By Coach Robb
Inside your skull you have cerebrospinal fluid and of course your brain. A violent impact causes your brain to vibrate and sometimes even bump against the skull bone. If the force is too much, you end up with a concussion. Ironically, the trauma that occurs when the brain hits the skull is often not evident because the damage is on the inside. It is known as the “Silent Injury” according to Dr. Lovell from the University of Pittsburgh’s medical center which researches concussions.
(Justin Bogle has been dealing with concussion symptoms since Glendale, it could have his career in jeopardy)
Once common mistake is assuming that because you didn’t get “knocked out" the hit to your head was minimal. If you experience vomiting, dilated pupils, loss of smell or taste you should visit with a neurologist immediately. Additional negative symptoms after a head impact are headaches, dizziness or memory loss lasting more than five days or delayed memory of easy questions (i.e. what did you eat for breakfast yesterday morning?).
Four Stages of a Concussion
Impact to the head - The most common causes of concussions are falls, car accidents, impact sports and explosions. The trauma causes force to the head in two directions: linear (forwards and backwards) or rotational (side to side). These forces literally cause your brain to “slosh” within the cerebrospinal fluid and bump up against the skull.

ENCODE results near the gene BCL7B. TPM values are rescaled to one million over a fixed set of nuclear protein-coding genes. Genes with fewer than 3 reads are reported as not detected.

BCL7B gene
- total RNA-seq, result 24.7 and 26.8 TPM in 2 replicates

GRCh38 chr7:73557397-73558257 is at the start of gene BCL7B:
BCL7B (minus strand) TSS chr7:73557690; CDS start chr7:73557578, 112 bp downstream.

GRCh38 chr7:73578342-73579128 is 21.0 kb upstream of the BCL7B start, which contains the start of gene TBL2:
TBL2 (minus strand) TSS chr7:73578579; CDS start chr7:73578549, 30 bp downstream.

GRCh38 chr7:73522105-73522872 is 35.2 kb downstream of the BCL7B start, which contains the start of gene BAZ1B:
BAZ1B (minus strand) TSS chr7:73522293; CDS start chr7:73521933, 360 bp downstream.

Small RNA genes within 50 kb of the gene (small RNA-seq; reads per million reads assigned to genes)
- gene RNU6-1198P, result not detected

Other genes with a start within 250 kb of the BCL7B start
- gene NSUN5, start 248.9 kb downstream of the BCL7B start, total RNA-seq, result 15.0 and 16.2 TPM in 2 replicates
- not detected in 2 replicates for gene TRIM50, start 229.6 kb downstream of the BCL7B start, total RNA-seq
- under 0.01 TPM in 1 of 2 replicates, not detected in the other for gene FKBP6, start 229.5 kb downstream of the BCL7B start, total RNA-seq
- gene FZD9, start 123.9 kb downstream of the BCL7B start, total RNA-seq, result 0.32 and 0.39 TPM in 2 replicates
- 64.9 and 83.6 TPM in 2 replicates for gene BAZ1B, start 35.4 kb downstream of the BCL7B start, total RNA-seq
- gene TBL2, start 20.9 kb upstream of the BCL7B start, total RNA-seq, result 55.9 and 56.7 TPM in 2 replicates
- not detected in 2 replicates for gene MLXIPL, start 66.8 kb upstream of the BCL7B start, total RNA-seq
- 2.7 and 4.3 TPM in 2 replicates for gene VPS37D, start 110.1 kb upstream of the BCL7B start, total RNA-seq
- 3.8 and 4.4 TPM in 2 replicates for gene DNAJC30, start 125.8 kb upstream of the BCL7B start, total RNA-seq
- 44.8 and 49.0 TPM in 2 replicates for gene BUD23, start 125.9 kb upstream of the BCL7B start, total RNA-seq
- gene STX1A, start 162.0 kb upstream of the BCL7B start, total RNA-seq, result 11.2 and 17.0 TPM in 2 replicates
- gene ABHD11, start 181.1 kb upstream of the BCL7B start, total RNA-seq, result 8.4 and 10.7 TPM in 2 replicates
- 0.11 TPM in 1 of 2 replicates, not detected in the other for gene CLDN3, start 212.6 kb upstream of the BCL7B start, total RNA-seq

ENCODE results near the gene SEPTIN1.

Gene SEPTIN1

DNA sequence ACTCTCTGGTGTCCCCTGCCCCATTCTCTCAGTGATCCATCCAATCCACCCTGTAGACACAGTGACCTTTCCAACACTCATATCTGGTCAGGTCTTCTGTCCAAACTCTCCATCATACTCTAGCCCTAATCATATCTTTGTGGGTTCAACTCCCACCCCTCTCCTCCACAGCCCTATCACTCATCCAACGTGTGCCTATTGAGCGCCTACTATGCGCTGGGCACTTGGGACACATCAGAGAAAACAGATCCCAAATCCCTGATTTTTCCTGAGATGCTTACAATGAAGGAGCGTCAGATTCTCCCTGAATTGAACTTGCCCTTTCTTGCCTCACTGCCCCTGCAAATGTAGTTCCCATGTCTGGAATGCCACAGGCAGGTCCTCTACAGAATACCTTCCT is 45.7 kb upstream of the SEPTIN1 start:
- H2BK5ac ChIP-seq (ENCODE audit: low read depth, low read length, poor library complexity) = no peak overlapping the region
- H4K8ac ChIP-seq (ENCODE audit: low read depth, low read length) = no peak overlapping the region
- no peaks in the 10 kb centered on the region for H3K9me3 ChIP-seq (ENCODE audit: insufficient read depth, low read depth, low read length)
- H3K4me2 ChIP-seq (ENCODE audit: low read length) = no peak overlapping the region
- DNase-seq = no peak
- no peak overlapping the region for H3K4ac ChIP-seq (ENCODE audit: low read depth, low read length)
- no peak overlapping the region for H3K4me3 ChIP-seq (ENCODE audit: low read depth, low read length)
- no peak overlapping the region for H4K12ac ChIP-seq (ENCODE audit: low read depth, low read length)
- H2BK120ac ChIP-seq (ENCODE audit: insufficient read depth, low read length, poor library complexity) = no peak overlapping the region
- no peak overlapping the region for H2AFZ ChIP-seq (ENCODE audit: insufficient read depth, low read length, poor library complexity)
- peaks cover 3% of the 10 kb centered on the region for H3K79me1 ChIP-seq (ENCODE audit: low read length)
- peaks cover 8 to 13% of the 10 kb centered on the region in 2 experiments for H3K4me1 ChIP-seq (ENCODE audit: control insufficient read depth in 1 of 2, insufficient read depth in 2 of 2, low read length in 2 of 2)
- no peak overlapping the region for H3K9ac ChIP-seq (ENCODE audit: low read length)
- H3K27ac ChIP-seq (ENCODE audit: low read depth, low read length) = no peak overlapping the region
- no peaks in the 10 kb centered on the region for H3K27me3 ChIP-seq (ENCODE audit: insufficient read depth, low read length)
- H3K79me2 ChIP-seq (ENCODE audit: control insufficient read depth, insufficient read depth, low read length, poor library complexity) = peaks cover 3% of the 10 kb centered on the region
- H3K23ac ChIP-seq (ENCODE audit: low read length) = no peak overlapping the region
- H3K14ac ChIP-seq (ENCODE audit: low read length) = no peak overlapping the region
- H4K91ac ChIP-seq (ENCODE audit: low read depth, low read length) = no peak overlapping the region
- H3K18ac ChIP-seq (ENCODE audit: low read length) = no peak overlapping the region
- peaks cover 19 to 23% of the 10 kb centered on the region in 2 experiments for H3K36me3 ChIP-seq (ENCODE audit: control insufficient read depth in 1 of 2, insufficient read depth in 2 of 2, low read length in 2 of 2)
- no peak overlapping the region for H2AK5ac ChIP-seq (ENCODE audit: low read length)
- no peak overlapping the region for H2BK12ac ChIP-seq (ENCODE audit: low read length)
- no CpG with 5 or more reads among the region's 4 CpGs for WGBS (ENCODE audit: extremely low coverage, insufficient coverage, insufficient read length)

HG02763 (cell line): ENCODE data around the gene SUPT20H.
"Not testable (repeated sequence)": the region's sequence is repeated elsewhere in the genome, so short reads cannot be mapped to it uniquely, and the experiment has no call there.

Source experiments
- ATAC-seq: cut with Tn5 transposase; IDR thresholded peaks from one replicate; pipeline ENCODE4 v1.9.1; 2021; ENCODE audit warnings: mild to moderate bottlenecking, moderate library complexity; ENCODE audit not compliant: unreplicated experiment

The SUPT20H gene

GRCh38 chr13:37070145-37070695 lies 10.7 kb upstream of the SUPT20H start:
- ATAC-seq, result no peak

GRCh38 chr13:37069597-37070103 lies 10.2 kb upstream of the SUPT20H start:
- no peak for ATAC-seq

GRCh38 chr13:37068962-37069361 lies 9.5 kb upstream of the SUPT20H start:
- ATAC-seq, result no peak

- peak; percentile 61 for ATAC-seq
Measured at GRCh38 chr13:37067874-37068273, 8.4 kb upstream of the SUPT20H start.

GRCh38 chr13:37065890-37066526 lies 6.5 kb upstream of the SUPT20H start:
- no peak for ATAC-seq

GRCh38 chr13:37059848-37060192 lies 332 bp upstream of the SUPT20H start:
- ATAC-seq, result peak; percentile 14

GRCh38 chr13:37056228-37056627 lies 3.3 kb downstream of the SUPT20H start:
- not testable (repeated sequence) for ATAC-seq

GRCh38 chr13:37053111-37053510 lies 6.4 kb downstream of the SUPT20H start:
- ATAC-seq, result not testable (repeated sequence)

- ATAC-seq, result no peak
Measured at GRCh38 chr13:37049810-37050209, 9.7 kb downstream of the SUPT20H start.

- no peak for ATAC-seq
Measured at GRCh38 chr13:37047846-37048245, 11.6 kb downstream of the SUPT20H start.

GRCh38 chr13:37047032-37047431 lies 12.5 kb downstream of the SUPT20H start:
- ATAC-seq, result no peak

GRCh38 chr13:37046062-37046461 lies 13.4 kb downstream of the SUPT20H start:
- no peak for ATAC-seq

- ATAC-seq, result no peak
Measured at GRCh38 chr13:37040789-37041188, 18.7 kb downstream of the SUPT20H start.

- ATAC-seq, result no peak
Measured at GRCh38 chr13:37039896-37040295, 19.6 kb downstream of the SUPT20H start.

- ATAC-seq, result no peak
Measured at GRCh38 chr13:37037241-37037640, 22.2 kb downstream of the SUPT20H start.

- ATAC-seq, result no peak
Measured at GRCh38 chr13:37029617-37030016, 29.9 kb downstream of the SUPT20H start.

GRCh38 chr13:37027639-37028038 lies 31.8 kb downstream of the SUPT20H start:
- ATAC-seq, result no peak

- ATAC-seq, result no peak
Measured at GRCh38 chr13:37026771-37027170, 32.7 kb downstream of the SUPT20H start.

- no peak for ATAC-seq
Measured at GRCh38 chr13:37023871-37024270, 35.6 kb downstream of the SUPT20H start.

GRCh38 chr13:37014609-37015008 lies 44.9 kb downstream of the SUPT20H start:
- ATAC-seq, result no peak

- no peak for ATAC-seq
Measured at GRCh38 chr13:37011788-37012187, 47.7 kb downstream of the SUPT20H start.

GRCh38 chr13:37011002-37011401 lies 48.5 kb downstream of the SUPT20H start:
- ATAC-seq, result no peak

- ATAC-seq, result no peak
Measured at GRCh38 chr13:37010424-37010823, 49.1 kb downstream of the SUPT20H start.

Inflammation - Trauma to the brain can damage neurons, the cells that govern the flow of chemical messengers known as neurotransmitters. In the worst-case scenario, those damaged neurons lose control of the neurotransmitters, allowing them to accelerate up to five (5x) their normal speed. The resulting chemical acceleration can cause memory loss, blurred vision, dizziness, headache and nausea.
Hibernation - Your brain’s cortex detects the neurotransmitter imbalance and tries to fix the neurons by calling for a surge of healing glucose. At the same time, calcium neurotransmitters start constricting the blood vessels, delaying glucose from reaching the neurons. Your brain function slows until blood flow returns to normal.
Recovery - Healing the neurons within your brain can take several weeks.. However, if you sustain another concussion during this period, you could suffer permanent damage and a lifetime of headaches and other adverse side effects. Though it is hard for competitive athletes, staying away from the potential of re-hitting your head, rest & proper nutrition will facilitate the recovery process.
(Austin Forkner had a strange moment at A1 when he cut the track, was it because of a concussion sustained earlier in the day?)
Note: if you experience headaches after hitting your head, DO NOT consume aspirin or ibuprofen (this may increase your risk of brain bleeding); instead use acetaminophen.